Washington, D. C.: monastery life continues in time of pandemic | Custodia Terrae Sanctae

Washington, D. C.: monastery life continues in time of pandemic

Since the middle of March, life for the friars and student priests living at the Franciscan Monastery of the Holy Land in Washington, D.C., has undergone two major shifts, as measures to contain the pandemic have drastically changed life around the world, as well as inthis Franciscan friary.


Keeping safe

First, observing the “stay-at-home” orders of Mayor Muriel Bowser of Washington, D.C., the friars’ ministry and other travel outside the house has been largely curtailed—travel only for essential reasons. Two friars shop and get mail for the community; residents may travel for necessary medical appointment; and the mayor’s orders allow for exercise out-of-doors, while maintaining a safe distance. Masks must be worn in stores and medical facilities.

The employees of the Monastery are largely working from home. A “skeleton crew” of two housekeepers, two chefs and two security guards work on site, maintaining proper procedures to insure the health of all.

Early in the shut-down, a religious sister who is also a surgeon, visited the community and briefed the friars on how to keep safe, stressing hand-washing and providing masks for those essential trips outside the house. She also took the temperature of those who wished; a digital thermometer, along with the masks and gloves, are available in the friary’s “infirmary.”


A new rhythm

Second, the “rhythm” of the religious community has settled into a new routine. Friary life ordinarily revolves around prayer, ministry and fraternal interaction. With no external ministry—the Monastery church is closed; there are no tours; friar-priests who assist parishes and religious communities have no regular assignments—life within the walls has settled into a daily round of prayer, meals and recreation.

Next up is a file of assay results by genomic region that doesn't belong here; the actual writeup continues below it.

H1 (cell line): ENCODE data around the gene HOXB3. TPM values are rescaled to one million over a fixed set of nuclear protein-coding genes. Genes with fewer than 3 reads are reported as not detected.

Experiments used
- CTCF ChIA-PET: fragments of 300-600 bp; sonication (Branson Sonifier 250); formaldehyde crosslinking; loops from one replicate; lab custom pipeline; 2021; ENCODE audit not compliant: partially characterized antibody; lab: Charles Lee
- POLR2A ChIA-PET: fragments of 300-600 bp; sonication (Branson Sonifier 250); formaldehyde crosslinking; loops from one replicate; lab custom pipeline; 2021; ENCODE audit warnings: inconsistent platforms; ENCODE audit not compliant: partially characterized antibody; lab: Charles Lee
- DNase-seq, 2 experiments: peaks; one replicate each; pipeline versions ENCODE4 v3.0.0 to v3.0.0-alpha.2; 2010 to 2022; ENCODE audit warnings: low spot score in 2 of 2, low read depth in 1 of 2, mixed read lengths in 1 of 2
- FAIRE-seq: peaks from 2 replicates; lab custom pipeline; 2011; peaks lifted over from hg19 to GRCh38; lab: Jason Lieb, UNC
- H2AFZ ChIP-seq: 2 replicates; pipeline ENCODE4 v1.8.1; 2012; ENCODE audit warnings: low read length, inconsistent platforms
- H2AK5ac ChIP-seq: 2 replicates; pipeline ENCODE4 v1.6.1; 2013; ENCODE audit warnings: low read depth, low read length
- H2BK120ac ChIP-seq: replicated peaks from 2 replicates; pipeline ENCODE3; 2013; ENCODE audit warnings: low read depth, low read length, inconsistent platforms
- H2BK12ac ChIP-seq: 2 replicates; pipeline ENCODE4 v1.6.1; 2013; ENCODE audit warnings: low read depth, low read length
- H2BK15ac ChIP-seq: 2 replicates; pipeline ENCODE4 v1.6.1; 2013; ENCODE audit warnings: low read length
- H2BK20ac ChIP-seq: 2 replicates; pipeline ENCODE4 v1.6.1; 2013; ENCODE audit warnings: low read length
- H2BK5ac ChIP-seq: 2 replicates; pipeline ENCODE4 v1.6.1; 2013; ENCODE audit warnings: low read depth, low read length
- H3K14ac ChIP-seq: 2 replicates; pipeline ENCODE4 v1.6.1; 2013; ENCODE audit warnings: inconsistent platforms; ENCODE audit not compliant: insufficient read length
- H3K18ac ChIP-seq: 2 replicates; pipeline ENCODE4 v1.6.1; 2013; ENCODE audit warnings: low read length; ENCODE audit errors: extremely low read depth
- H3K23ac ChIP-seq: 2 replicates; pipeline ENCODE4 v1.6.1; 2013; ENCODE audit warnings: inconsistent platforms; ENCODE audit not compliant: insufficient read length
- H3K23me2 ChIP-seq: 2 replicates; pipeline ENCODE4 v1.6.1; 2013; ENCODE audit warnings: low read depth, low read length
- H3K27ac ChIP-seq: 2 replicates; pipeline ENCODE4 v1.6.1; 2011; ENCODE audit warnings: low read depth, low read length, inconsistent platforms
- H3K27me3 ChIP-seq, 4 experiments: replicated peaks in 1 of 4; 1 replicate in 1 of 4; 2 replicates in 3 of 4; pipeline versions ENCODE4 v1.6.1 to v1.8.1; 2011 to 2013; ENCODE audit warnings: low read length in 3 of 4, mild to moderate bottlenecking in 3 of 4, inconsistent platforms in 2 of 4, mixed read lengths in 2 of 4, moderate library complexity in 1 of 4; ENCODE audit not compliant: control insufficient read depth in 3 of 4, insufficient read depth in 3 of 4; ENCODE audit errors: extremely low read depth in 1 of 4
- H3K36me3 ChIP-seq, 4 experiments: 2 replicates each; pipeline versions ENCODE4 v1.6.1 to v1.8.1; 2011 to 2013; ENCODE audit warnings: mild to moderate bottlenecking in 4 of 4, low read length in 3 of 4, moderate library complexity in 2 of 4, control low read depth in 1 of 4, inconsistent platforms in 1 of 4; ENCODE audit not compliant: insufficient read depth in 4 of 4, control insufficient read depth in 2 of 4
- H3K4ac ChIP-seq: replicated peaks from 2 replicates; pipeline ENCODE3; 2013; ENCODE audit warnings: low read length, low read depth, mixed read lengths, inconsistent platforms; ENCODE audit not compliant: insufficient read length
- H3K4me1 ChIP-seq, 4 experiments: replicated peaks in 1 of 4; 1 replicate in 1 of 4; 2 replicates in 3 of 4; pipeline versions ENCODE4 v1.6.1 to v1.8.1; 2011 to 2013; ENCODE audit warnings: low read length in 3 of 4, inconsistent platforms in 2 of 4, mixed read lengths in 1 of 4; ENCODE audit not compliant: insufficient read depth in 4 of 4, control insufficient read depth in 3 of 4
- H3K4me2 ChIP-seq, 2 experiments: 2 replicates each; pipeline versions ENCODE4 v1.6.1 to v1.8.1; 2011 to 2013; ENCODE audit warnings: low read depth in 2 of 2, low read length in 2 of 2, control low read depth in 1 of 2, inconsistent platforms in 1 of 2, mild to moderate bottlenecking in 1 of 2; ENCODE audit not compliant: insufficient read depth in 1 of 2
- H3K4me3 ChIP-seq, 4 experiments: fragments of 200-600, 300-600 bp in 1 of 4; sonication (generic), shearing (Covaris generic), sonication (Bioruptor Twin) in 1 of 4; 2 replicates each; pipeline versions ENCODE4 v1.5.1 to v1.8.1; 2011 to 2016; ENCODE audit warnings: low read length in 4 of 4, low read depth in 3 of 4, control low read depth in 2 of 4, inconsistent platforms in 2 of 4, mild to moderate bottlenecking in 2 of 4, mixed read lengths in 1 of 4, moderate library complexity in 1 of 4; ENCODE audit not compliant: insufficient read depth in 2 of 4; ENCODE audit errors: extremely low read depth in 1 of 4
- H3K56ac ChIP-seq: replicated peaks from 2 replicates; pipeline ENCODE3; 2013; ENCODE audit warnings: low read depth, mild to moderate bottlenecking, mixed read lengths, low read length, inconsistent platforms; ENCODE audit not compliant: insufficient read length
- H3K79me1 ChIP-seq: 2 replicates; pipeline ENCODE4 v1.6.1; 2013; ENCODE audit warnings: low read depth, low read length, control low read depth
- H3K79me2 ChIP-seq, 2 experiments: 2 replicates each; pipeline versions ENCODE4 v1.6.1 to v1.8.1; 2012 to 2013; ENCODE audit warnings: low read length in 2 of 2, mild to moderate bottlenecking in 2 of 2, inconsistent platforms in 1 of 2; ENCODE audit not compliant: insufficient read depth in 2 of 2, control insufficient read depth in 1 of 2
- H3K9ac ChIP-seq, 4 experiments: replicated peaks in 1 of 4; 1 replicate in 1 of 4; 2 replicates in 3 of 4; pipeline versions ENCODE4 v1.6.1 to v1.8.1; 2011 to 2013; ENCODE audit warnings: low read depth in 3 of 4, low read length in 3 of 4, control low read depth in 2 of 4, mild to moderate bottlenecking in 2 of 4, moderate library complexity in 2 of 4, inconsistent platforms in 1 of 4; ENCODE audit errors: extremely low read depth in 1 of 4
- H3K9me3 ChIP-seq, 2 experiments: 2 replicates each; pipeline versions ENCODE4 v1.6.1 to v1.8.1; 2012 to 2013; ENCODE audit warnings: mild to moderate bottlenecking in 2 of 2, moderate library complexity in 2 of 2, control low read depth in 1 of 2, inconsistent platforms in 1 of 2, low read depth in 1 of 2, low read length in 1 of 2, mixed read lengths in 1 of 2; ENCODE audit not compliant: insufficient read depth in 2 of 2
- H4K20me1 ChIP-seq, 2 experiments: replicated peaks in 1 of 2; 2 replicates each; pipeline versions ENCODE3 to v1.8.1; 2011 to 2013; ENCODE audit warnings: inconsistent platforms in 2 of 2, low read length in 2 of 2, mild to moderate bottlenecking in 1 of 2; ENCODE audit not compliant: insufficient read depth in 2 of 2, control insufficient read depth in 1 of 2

The 17 friars currently in residence (two are detained at the moment in other countries) are joined by nine student priests who are attending classes “remotely” to complete degrees in various disciplines. They are a welcome addition to the community at any time, and more so in these days. Several of the student residents for this year were able to return to their home dioceses before restrictions were imposed.

The community’s prayers have shifted to the friary chapel, located on the residential floor of the Monastery. Morning Prayer (the Liturgy of the Hours) is celebrated at a later time than usual, followed by the community’s Eucharist. Evening Prayer takes place before evening recreation and supper; weekend Evening Prayer (usually in private, due to external ministries) is now celebrated with the special intention of prayer for those suffering in this time.

Of course, each friar adds his own prayer life to the community’s rhythm of prayer, and friars report that they are praying in a special way for the victims of the pandemic.

Each friar finds his own way to spend free time; reading and puzzles top the list for recreational activities. The community has also begun a “film festival,” with movies shown several times a week in the evening for those who are interested.

This unexpected time of change in the ordinary way of life for the Franciscans perhaps has moved this “itinerant” community closer to a monastic way of life. It is too soon to see how the pandemic will affect the whole world. For the moment, however, the sacred rhythms of prayer and fraternal life have been gifts for the friars of the Monastery.


Fr. Greg Friedman